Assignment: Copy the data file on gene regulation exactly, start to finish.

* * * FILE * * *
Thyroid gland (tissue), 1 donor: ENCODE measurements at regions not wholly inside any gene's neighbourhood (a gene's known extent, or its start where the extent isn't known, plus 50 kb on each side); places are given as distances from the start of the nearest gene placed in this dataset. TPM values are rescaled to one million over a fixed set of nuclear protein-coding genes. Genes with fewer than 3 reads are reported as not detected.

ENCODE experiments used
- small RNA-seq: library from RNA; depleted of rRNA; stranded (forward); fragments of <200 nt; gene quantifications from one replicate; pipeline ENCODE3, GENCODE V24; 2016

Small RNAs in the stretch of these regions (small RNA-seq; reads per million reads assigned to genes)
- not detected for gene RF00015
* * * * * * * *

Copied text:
Thyroid gland (tissue), 1 donor: ENCODE measurements at regions not wholly inside any gene's neighbourhood (a gene's known extent, or its start where the extent isn't known, plus 50 kb on each side); places are given as distances from the start of the nearest gene placed in this dataset. TPM values are rescaled to one million over a fixed set of nuclear protein-coding genes. Genes with fewer than 3 reads are reported as not detected.

ENCODE experiments used
- small RNA-seq: library from RNA; depleted of rRNA; stranded (forward); fragments of <200 nt; gene quantifications from one replicate; pipeline ENCODE3, GENCODE V24; 2016

Small RNAs in the stretch of these regions (small RNA-seq; reads per million reads assigned to genes)
- not detected for gene RF00015